Okay, so you have your sources now for the simulation. Let's now look at some of the advanced controls for your sources.
Highlight the FFX Object Src01 within the list.
Next, go to the Fuel group of controls and click the button that says Set (next to the Type label). Choose Channel is Disabled from the pop-up list. Again, we want to turn off fuel calculations in this sim.
Next, you'll add a procedural Noise texture map as a mask for the smoke to help control the look.
Within the Smoke group of controls, click on the button labeled Disabled and choose Source from Intensity from the pop-up list. This will activate the Map slot next to it.
Now click on the Map slot button that says None. This will bring up the standard Material/Map browser.
Choose Noise in the Material/Map browser so that it shows in the map slot in the FumeFX UI floating dialog.
Next, open the 3ds Max Material Editor so you can edit the Noise map.
Simply drag and drop the Noise map from the Smoke group of controls in FumeFX to a blank material slot in the Material Editor and choose Instance.
Under the Noise Parameters rollout, make sure that Regular is the Noise Type and change the Size spinner to 6.35.
Close the Material Editor.
At this point, let's go through our checklist for a smoke-only simulation:
FumeFX UI placed where we want the simulation to occur? CHECK.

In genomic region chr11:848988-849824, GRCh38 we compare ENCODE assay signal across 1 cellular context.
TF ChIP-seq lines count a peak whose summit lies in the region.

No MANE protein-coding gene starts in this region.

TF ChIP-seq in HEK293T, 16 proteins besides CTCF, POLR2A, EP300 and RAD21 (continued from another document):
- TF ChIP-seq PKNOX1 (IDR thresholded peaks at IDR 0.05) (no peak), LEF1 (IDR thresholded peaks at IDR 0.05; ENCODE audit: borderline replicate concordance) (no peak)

FumeFX Object Source helper created to reference our scene geometry to be used as a smoke source? CHECK.
Other scene geometry selected to be used as a collision objects in simulation? CHECK.
All Fuel and Fire creation checkboxes de-activated? CHECK.
Simulation parameters adjusted for a sample run? CHECK.
Now you are ready to run a test simulation.
Enable the GPU Viewport Display so you can monitor the output.
Click on the Start Simulation button within the FumeFX UI floating dialog.
This simulation may take between 20-40 minutes to simulate depending on your machine's processing power, and will take up approximately 800MB of disk space for the data storage as designed. If you would prefer, you can knock down the Quality spinner from 4 to 2, and adjust the Spacing spinner from 0.4 to 0.8 to help reduce the time and space required.
Once the simulation is complete, render the animation out to see your result.
Within the viewport, simply by scrubbing the frame slider after the simulation is complete, you should notice the smoke moving with the cigarette source and how the base of the cigarette acts as a collision object. You can see how the noise map is affecting the smoke patterns.
On your own, you can play with different map types to see how they affect the smoke generation. If you want, turn off the Noise map and re-simulate to see exactly how much detail the Noise map adds. Or if you prefer, try to animate the Noise map parameters over time to see how that influences the smoke generation and simulation.
Okay, so now you have a sense of how to add a map to your sources. Time to move on to even more complex simulations including lighting your smoke and fire effects.